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Companion House and Senate bills introduced in late January are requesting a comprehensive study of projected labor force needs in the health care industry over the next 15 years. Health care is a major job source in the state, Jarvis said of one reason for Legislature interest. Indeed, WVU Medicine (which manages Wheeling Hospital and several other local institutions) has surpassed Walmart as the state’s largest employer. WVU Medicine now employs about 15,000 workers.
BOOTS ON THE GROUND
Speaking on behalf of another large employer that operates locally, Amy McCormick said no study is needed to demonstrate worker need at Kroger. As it is in many retail and food-service establishments in the county, hiring is ongoing there, according to the corporate affairs manager at company headquarters outside Columbus, Ohio.
Some stores, including the Mount de Chantal Kroger in Wheeling, set up hiring tables near front doors on a regular basis. “Our goal is to let folks know that we’re always looking for good people,” she said of such tactics sending a clear signal the business is ready to hire.
“Our goal is to let folks know that we’re always looking for good people.” — Amy McCormick, Kroger
In late January, only two positions were open at that store. McCormick said Kroger’s ace in the hole when it comes to staying staffed in a tight market is often flexibility. This is particularly true for people who want to work part-time or need unusual hours — often potential workers who are not officially counted as “looking” for employment in state data.
“It may be their first job; it’s a part-time job while they’re going to school or ‘I’m able to work in the evenings when my kids go to bed,’” McCormick said. She noted the company is also wide open to disabled workers, as long as they can do the job in question.
Beyond this broad population reach, McCormick said Kroger is mirroring Wheeling Hospital in upping incentives, as well. The company recently introduced a starting-wage increase and offers other perks such as health benefits for both full- and part-time employees, tuition reimbursement for employees who are attending college and product and service discounts.
Adding it all up, she believes Kroger’s employment tactics can work even in a boom cycle.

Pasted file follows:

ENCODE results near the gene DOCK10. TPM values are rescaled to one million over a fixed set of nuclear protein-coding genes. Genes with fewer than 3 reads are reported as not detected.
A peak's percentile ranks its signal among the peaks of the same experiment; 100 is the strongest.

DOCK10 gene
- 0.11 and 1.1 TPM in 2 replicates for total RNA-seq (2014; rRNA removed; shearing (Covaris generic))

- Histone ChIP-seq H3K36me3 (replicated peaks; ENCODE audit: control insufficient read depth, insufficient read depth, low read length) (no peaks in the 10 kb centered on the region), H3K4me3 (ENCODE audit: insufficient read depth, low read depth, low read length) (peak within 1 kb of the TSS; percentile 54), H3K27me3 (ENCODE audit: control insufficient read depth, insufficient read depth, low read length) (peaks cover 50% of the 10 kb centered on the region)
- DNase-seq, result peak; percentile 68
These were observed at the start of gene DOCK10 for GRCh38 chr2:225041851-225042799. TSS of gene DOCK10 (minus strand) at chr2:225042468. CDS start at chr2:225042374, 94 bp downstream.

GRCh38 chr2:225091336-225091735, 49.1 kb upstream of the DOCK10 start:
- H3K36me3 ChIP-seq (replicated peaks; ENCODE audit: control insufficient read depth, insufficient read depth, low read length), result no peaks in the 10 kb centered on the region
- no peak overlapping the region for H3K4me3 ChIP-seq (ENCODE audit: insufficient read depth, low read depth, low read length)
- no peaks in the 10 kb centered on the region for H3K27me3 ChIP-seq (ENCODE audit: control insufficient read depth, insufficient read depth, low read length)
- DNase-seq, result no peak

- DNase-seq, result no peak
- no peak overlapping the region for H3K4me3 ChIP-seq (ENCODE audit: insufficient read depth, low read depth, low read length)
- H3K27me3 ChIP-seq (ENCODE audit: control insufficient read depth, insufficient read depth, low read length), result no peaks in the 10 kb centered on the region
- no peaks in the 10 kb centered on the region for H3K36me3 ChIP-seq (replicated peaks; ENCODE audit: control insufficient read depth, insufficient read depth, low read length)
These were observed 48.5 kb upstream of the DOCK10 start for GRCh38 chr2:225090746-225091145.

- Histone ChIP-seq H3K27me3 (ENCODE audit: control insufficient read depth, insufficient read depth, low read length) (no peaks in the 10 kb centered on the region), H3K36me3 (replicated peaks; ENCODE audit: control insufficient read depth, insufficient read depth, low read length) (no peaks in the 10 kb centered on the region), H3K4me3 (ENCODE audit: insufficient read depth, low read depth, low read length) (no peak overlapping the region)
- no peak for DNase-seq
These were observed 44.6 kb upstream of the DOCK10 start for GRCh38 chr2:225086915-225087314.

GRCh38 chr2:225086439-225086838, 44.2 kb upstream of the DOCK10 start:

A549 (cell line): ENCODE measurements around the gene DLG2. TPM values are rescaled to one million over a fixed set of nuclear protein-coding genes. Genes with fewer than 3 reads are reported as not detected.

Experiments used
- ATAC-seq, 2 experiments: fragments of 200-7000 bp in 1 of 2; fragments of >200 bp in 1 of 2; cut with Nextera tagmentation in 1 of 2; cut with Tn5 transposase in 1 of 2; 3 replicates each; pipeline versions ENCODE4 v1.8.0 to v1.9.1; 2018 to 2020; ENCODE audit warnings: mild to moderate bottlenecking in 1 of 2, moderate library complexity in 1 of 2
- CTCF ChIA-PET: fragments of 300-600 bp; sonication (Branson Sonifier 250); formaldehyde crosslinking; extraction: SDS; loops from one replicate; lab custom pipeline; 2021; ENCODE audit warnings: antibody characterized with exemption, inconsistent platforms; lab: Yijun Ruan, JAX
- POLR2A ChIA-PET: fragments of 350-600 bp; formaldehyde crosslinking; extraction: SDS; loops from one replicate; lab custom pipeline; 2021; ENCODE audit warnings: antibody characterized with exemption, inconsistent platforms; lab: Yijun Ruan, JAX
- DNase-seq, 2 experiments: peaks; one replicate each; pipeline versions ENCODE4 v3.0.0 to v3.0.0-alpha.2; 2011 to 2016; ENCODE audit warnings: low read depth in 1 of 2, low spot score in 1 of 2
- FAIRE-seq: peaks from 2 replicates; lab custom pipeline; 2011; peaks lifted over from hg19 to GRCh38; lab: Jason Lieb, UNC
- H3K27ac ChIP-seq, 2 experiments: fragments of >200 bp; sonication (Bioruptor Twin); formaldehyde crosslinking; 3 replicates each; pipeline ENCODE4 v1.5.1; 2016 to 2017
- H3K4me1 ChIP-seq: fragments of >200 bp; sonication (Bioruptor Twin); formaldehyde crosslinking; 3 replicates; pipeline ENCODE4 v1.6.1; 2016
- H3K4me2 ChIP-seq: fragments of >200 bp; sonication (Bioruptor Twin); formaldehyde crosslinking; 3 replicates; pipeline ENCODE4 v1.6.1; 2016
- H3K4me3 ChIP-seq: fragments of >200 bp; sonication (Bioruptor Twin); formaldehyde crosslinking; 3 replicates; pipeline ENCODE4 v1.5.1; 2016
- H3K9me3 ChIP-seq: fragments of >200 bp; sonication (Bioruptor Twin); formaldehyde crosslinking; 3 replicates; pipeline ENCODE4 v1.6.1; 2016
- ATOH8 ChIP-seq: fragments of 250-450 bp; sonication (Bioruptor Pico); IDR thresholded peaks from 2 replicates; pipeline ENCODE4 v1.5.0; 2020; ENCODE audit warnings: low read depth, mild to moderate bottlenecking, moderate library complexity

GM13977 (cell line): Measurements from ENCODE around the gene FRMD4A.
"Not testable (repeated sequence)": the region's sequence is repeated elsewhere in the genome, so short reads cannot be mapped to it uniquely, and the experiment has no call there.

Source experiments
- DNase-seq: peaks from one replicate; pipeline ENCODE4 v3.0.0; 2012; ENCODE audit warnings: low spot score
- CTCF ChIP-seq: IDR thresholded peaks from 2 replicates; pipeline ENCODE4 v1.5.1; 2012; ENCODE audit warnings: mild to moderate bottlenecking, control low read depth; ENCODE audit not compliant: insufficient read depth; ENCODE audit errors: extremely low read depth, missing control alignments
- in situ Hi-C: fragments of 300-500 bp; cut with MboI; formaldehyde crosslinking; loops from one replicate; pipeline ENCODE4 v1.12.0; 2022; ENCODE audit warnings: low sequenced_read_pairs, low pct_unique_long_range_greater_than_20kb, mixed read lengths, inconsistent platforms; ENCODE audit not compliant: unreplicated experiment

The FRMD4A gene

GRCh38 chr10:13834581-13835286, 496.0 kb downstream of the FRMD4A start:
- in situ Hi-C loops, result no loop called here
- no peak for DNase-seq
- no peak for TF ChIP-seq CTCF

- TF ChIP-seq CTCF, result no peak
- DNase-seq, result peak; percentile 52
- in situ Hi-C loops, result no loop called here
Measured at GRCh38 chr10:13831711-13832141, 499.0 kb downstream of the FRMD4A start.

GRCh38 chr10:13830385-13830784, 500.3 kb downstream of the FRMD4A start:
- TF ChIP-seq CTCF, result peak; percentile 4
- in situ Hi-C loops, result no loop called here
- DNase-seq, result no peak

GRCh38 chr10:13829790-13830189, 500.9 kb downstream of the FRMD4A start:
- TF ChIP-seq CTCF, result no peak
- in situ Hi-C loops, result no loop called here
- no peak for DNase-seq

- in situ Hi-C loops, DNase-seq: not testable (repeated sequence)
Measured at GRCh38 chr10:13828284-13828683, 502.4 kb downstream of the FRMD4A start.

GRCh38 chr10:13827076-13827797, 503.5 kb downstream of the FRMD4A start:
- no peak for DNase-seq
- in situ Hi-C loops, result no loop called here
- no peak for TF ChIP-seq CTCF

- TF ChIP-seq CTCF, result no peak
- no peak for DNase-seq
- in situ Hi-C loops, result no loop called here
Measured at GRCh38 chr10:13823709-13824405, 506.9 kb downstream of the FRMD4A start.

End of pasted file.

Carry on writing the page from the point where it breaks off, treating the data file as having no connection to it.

“I came for a job and stayed for a career,” she said of a company mantra that proved true in her own case. She began with Kroger as a 16-year-old.
A COMPLEX EQUATION
If a true boom is occurring, WVU’s Deskins said other employers may look outside the area — a reach that could include Wheeling natives who want to come home. They may also follow Kroger’s example in tapping parts of the current population that have been underrepresented in the workforce.
Finding these latter workers likely means taking a hard look at the state’s labor force participation rate, which measures what percentage of residents who are age 16 or older (and who are not in the military or incarcerated) are employed.
Nationally, the rate is 63 percent. In West Virginia, the rate is 54 percent, which ranks it 50th.
That ranking can look wholly negative at first glance, but Deskins said the state’s age pyramid is the major cause. West Virginia has a population that is more elderly than that of most states, he explained, meaning a sizable chunk of residents have aged out of the workforce to the point they are not coming back regardless of the economy.
Data projections fueled by the most recent U.S. Census shed more light on this, according to Jarvis, the state employment data analyst.
West Virginia has about 1.5 million residents who fall into the rate count, according to the census figures. Yet, only about 688,000 of those residents (45 percent of overall count population) are in the age range (mid-20s to mid-50s) considered nationally to be peak earning years.
These residents are working at a high rate — between 70 percent and 76 percent — but that doesn’t offset lower to no employment among the approximately 471,000 residents (31 percent of the count population) who are 55 or older.
Such details show how some facets of low labor force participation aren’t “fixable,” Deskins noted. But they also reveal areas that employers can tap if the need continues to grow.
As Kroger is already doing, he suspects there are ways that other sectors can engage residents who may not be working because they are caregiving, are in school or are disabled or ill. Opioid and other additions are other workforce participation issues that can be addressed, both Deskins and Jarvis said. Lack of transportation and, ironically enough, poverty come into play, as well, they added.
“We still have a lot of things that we need to work on — to improve — to achieve our full potential,” Deskins said of tackling non-employment that can be reversed.
Yet, however the labor force participation rate is viewed, he noted it is contributing to this being a good time for Wheeling residents who are ready, willing and able to work. This is particularly true for the youngest workers.
“There are those 17-year-olds who are considering whether or not to take on a job,” Deskins said of the first wave of Gen Z workers, whom census projections show are now working at a rate of about 34 percent. “A rising wage is going to make youth more inclined to go for it.”
• A long-time journalist, Nora Edinger also blogs at noraedinger.com and Facebook and writes books. Her Christian chick lit and faith-related non-fiction are available on Amazon. She lives in Wheeling, where she is part of a three-generation, two-species household.